• View in gallery
    Figure 1—

    Example of graphic results of flow cytometry showing the gating scheme used to detect apoptotic cells. First granulocytes and then lymphocytes (black circles) were identified on a plot of forward scatter versus side scatter (A) and applied to (arrow) FITC versus PI scatterplots, resulting in identification of apoptosis-negative (ie, negative for FITC; B) and apoptotic cells (ie, positive for FITC; C).

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    Figure 2—

    Mean supernatant TNF concentrations following exposure of leukocytes in blood samples from 6 dogs to Escherichia coli LPS (primed cells) or PBS solution (unprimed cells), incubation with calcitriol (2 × 10−7M) or control substance (ethanol), and then exposure again to LPS or PBS solution. Two replicates were performed per dog. Vertical bars represent SD, and the ends of each horizontal bar indicate the treatments to which provided P value pertains.

  • View in gallery
    Figure 3—

    Mean supernatant IL10 concentrations following exposure of leukocytes to the conditions described in Figure 2. See Figure 2 for remainder of key.

  • View in gallery
    Figure 4—

    Mean percentage of neutrophils with apoptosis following exposure of leukocytes in blood samples from 6 dogs to LPS or PBS solution and incubation with calcitriol (2 × 10−7M) or control substance (ethanol). Notice that the y-axis is discontinuous. See Figure 2 for remainder of key.

  • View in gallery
    Figure 5—

    Box-and-whisker plots showing percentages of lymphocytes with apoptosis following exposure to the conditions described in Figure 4. The horizontal line within each box represents the median; the bottom and top boundaries of each box represent the 25th and 75th percentiles, respectively; and the whiskers represent the range of the data, excluding outliers (asterisks). No significant (P = 0.50) difference was identified among the 4 groups. See Figures 2 and 4 for remainder of key.

  • View in gallery
    Figure 6—

    Box-and-whisker plots showing percentages of neutrophils and monocytes with TLR4 expression following exposure to the conditions described in Figure 4. No significant (P = 0.76) difference was identified among the 4 groups. See Figures 2, 4, and 5 for remainder of key.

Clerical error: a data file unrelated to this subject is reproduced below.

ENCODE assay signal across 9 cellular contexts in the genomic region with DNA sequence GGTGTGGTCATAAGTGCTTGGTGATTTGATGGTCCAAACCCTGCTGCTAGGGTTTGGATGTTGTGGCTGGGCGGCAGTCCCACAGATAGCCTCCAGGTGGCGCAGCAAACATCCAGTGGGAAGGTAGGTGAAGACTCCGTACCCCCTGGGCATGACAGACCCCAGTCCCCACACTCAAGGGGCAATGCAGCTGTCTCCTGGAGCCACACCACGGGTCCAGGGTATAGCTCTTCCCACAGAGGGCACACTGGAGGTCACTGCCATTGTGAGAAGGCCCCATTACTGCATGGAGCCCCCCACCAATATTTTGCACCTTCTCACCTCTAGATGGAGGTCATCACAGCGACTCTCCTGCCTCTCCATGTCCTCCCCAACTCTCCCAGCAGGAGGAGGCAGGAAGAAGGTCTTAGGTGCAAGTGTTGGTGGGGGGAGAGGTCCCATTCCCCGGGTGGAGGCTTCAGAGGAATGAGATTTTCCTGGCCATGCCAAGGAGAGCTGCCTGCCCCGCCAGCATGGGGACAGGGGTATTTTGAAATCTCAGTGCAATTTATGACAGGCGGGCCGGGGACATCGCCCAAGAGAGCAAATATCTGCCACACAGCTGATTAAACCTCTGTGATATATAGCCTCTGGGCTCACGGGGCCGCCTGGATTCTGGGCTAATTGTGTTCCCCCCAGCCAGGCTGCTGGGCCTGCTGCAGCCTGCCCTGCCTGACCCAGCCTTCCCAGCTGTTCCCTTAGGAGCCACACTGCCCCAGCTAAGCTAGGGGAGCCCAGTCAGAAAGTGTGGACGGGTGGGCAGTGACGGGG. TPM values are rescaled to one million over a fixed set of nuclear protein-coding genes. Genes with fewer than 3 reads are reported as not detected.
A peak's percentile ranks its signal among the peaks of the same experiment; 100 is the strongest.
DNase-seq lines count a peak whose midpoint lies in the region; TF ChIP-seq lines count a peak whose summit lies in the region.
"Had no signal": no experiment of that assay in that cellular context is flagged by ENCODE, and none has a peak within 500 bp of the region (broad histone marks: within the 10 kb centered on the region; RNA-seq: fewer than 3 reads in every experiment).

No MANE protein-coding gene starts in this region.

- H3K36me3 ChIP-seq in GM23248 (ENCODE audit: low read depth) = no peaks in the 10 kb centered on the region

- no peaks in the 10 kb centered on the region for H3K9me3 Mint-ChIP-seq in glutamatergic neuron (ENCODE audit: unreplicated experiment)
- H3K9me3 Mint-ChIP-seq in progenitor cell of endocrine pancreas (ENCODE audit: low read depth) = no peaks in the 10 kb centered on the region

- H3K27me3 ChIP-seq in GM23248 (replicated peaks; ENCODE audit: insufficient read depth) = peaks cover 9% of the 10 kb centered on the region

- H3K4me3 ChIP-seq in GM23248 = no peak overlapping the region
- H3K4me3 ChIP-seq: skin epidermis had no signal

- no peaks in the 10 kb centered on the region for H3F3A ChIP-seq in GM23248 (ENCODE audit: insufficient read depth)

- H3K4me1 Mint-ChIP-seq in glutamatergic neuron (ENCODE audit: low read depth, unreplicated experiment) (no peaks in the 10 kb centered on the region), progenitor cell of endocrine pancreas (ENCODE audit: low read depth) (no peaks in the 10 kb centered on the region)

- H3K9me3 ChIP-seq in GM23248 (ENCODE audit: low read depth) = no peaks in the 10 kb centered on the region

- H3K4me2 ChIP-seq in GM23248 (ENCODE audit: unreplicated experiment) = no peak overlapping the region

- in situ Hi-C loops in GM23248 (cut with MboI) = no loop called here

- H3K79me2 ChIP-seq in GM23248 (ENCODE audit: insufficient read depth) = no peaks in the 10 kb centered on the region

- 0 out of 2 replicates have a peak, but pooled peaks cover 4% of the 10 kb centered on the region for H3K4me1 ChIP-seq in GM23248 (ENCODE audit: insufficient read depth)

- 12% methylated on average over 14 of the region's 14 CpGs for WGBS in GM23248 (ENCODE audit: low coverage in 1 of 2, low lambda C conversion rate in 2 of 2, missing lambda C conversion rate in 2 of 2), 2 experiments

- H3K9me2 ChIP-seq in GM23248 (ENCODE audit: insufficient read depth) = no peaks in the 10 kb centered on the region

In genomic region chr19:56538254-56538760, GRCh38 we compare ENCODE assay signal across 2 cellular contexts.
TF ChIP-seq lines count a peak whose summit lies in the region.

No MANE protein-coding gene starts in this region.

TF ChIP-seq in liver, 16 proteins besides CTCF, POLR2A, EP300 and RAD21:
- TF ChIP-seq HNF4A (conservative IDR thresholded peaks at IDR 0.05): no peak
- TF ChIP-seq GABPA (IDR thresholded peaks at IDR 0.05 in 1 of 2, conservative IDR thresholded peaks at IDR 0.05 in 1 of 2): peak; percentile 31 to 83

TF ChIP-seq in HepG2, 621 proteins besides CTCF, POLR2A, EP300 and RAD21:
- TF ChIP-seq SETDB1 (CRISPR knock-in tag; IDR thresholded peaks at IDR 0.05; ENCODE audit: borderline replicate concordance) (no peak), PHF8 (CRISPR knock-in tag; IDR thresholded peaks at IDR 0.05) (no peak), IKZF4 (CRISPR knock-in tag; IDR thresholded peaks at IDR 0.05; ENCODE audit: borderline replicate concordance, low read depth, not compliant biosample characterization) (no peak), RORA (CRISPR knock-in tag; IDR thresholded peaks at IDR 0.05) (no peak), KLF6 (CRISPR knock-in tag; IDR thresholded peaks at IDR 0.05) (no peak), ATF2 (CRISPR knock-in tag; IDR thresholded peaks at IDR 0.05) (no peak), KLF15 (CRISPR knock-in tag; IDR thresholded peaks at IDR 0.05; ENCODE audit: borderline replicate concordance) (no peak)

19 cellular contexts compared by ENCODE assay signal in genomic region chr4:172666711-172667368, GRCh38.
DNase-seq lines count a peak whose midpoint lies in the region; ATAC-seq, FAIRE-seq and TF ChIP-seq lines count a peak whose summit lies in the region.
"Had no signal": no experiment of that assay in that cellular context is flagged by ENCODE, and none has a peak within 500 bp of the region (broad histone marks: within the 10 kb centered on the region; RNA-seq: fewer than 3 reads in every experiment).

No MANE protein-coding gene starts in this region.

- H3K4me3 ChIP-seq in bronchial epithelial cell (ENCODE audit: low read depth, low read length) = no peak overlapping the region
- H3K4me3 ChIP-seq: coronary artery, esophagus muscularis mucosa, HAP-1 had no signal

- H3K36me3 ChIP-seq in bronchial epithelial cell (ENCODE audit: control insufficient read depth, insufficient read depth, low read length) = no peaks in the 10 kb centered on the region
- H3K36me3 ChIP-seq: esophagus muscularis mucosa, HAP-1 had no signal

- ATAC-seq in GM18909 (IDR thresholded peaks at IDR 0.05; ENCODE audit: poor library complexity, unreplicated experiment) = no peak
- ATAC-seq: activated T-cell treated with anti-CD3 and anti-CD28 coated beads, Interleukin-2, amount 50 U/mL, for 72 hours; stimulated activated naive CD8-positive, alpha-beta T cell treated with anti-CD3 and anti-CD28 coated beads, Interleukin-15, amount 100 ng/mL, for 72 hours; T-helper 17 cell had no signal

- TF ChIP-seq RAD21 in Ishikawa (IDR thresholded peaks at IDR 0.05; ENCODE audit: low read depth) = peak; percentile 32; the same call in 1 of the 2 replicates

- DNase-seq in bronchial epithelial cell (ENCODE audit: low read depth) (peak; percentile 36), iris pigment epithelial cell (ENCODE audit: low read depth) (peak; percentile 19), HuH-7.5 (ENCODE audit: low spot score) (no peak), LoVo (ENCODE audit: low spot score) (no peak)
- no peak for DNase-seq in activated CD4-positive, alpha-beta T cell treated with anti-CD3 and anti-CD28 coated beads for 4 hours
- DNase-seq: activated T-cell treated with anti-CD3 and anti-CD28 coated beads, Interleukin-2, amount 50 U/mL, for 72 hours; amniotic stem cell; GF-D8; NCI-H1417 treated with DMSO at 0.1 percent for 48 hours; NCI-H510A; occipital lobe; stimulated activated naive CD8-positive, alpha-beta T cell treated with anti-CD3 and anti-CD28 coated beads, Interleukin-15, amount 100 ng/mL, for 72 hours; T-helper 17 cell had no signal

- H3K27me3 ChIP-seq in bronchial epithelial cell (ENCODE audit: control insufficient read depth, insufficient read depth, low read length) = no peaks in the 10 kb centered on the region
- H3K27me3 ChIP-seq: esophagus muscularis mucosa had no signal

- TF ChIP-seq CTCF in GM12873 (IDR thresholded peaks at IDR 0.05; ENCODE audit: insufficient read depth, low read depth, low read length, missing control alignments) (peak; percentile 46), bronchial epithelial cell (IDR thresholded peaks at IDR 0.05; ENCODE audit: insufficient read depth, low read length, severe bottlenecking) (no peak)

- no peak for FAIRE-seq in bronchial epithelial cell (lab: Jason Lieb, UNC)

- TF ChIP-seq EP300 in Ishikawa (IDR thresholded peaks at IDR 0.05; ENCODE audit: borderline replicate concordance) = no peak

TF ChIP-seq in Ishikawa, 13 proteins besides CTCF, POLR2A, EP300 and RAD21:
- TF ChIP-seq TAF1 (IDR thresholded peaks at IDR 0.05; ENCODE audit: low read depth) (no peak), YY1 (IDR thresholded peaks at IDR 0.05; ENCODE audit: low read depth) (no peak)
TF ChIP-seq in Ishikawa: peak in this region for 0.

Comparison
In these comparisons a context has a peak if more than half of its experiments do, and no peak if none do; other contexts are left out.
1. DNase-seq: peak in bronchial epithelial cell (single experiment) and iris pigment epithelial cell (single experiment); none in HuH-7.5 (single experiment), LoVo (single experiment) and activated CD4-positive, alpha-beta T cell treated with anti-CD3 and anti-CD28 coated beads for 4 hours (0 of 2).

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Effects of calcitriol on apoptosis, toll-like receptor 4 expression, and cytokine production of endotoxin-primed canine leukocytes

Jared A. JaffeyComparative Internal Medicine Laboratory, Veterinary Health Center, College of Veterinary Medicine, University of Missouri, Columbia, MO 65211.

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Juliana AmorimComparative Internal Medicine Laboratory, Veterinary Health Center, College of Veterinary Medicine, University of Missouri, Columbia, MO 65211.

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Amy E. DeClueComparative Internal Medicine Laboratory, Veterinary Health Center, College of Veterinary Medicine, University of Missouri, Columbia, MO 65211.

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Abstract

OBJECTIVE To determine the in vitro effect of calcitriol on indicators of immune system function in endotoxin-primed blood samples from healthy dogs.

SAMPLE Blood samples from 6 healthy adult dogs.

PROCEDURES Leukocytes were primed by incubation of blood samples with lipopolysaccharide (LPS; endotoxin) or PBS solution (unprimed control group) for 1 hour. Following priming, blood samples were incubated with calcitriol (2 × 10−7M) or ethanol (control substance) for 24 hours. After sample incubation, LPS-stimulated leukocyte production of tumor necrosis factor (TNF) and interleukin-10 (IL10) was measured with a canine-specific multiplex assay, and apoptosis and toll-like receptor 4 (TLR4) expression were evaluated via flow cytometry.

RESULTS LPS stimulation of unprimed leukocytes but not endotoxin-primed leukocytes resulted in a significant increase in TNF and IL10 production, confirming the presence of endotoxin tolerance in dogs in vitro. Endotoxin priming significantly increased neutrophil viability with no effect on lymphocyte viability or TLR4 expression by neutrophils and monocytes. Calcitriol exposure significantly decreased LPS-stimulated production of TNF by unprimed and endotoxin-primed leukocytes. Conversely, calcitriol exposure had no effect on IL10 production by unprimed leukocytes but did significantly increase IL10 production by endotoxin-primed leukocytes. Calcitriol had no significant effect on the degree of neutrophil or lymphocyte apoptosis, nor was neutrophil and monocyte TLR4 expression affected in unprimed or endotoxin-primed leukocytes.

CONCLUSIONS AND CLINICAL RELEVANCE These data indicated that calcitriol induced an anti-inflammatory shift in unprimed and endotoxin-primed canine leukocytes in vitro, without compromising neutrophil and monocyte TLR4 expression or altering the viability of neutrophils and lymphocytes in canine blood samples.

Abstract

OBJECTIVE To determine the in vitro effect of calcitriol on indicators of immune system function in endotoxin-primed blood samples from healthy dogs.

SAMPLE Blood samples from 6 healthy adult dogs.